Nubian pyramids are pyramids that were built by the rulers of the ancient Kushite kingdoms. The area of the Nile valley known as Nubia, which lies within the north of present day Sudan, was home to three Kushite kingdoms during antiquity. The first had its capital at Kerma(2500–1500 BC). The second was centered on Napata (1000–300 BC). Finally, the last kingdom was centered on Meroë (300 BC–AD 300). They are built of granite and sandstone. The pyramids were partially demolished by Italian combat medic turned explorer and treasure hunter Giuseppe Ferlini in the 1830s.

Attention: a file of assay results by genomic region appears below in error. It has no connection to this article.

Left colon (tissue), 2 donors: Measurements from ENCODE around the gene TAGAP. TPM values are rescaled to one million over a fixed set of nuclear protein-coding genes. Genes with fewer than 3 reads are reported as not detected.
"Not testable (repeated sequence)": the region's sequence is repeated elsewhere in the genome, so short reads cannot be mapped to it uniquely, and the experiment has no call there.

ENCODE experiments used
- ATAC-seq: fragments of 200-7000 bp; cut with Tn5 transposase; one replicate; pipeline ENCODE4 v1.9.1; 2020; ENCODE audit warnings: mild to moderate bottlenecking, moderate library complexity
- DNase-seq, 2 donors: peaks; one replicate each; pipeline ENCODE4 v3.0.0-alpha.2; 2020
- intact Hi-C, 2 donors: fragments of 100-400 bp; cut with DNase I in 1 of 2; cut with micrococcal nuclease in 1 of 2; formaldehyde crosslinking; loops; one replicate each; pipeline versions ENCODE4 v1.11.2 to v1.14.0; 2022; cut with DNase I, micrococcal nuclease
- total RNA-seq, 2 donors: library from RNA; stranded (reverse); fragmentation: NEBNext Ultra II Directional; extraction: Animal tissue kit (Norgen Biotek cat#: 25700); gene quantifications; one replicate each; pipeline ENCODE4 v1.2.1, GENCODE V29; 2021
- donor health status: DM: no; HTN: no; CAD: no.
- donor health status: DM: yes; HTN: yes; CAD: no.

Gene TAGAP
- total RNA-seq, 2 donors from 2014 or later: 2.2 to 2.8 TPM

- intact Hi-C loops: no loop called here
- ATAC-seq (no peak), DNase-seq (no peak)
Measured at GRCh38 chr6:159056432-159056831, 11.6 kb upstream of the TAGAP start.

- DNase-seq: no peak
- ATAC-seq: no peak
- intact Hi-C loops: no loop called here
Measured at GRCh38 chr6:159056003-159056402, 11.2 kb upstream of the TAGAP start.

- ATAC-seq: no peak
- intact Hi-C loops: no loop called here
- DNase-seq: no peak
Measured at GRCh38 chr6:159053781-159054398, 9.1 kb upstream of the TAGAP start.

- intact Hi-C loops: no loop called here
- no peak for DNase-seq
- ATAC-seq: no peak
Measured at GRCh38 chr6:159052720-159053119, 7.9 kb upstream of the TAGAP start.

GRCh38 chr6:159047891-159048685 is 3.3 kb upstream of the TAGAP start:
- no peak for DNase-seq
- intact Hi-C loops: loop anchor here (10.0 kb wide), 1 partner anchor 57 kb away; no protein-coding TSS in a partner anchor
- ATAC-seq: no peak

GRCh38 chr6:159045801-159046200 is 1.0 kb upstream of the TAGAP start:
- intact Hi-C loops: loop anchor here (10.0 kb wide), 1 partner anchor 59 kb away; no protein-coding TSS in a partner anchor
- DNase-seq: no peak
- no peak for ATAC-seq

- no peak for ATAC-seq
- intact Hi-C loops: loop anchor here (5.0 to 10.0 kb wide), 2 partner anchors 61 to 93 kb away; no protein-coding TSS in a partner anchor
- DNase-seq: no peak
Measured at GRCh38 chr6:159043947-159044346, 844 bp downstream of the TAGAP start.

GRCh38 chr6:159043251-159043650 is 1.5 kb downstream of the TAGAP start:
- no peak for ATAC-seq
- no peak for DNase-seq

Kerma was Nubia’s first centralized state with its own indigenous forms of architecture and burial customs. The last two kingdoms, Napata and Meroë, were heavily influenced by ancient Egypt culturally, economically, politically, and militarily. The Kushite kingdoms in turn competed strongly with Egypt economically and militarily. In 728 BC, the Kushite king Piye united the entire Nile valley from the delta to the city of Napata under his rule. Piye and his descendants ruled as the pharaohs of the Twenty-fifth Dynasty. Napatan control of Egypt ended after being conquered by Assyria in 656 BC. The Nubian pyramids are recognized as a UNESCO World Heritage Site.